As states compete to attract 50,000 high-paying jobs promised at Amazon’s second headquarters, one thing is all but certain: the windfall won’t be cheap.
The company’s announcement induced a frenzy among states vying for sustained economic development and tax revenue, but they may have to give steep tax breaks in return.
“The initial cost and ongoing cost of doing business are critical decision drivers,” Amazon’s request for proposals states.
So far, incentive deals are being kept close to the vest as Illinois puts together its final plans for Chicago and the metro-east.
“We haven’t revealed any incentives … actual or prospective,” Hud Englehart, a spokesman for Gov. Bruce Rauner, said in an email. “All will come out the week of Oct. 16 as bids are being submitted.”
Illinois’ recent history with incentives does not show great evidence of return on investment, according to an editorial by union leaders that was published in the Chicago Tribune on Oct. 4. The state promised Sears $150 million in 2011, but now it’s talking about going out of business. Motorola Mobility was given $118 million but later cut workers. And a $3.7 million grant to Mitsubishi did not prevent the company from closing a 1,200-person factory in Normal.
The editorial also raised concerns with how rising house prices could affect working-class neighborhoods. High salaries mean prices could rise, and the tax incentives spent on Amazon could instead be spent instead on communities that are already here, they write. They suggested requesting Amazon commit to a community benefits agreement that would make up for some of the disruptions HQ2 caused to those communities.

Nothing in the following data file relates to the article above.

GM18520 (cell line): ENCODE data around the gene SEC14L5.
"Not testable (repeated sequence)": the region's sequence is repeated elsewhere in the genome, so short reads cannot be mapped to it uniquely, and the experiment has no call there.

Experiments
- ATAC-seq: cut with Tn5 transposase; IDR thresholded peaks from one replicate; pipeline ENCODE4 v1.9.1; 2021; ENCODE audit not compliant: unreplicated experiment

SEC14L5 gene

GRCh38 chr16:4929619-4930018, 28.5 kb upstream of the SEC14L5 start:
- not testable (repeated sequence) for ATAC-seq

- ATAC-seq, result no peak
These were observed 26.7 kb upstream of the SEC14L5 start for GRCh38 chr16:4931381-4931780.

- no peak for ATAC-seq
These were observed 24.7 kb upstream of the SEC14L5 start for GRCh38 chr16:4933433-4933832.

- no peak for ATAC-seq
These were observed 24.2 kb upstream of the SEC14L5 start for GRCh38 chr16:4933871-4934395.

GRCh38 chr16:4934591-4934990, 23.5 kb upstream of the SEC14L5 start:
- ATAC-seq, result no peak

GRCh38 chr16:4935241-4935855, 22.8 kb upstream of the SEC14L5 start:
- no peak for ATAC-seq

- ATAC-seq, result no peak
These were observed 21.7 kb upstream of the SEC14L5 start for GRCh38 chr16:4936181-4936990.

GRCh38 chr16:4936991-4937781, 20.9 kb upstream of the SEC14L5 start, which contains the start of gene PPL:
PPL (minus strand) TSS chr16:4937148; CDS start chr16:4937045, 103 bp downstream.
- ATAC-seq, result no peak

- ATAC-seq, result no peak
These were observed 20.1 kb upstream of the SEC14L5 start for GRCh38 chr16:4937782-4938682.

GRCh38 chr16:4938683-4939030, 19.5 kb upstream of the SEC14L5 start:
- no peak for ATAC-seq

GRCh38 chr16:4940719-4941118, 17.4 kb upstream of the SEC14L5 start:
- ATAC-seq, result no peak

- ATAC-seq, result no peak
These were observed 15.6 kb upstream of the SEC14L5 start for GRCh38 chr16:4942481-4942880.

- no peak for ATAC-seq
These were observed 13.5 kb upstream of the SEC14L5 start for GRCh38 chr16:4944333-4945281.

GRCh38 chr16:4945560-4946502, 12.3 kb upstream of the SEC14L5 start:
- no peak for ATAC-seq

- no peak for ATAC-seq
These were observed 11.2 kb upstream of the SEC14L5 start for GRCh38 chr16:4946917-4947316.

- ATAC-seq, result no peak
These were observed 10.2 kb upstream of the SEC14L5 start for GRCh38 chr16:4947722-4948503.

Not everyone believes incentives are bad, however. In fact, some in Illinois argue that incentive deals are crucial, especially in the wake of the General Assembly’s decision to raise corporate income taxes by 33 percent. Instead of “picking winners and losers,” Illinois can “counteract the negative effects of the tax hike,” the BGA wrote. More than $500 million were spent on incentives in the recent fiscal year.
One way to limit the size of state handouts is to limit their size based on the number of workers the company’s expect to bring in, according to Greg LeRoy of Good Jobs First, a development policy organization. Some government programs already follow this approach, capping incentives at $50,000 per job, but if this same approach were applied to Amazon’s second headquarters, then the total pot would come to $2.5 billion.
Steve Chapman, an editorial writer at the Chicago Tribune, also sought a middle ground in leveraging his city’s appeal to Amazon.
“A locality that complements its natural advantages (location, climate, culture, safety) with responsible governance, reasonable taxes, modern infrastructure, good schools and cost-effective regulation will prosper over time without paying ransom to corporate giants. A locality that neglects such essentials — I’m looking at you, Chicago — will struggle.”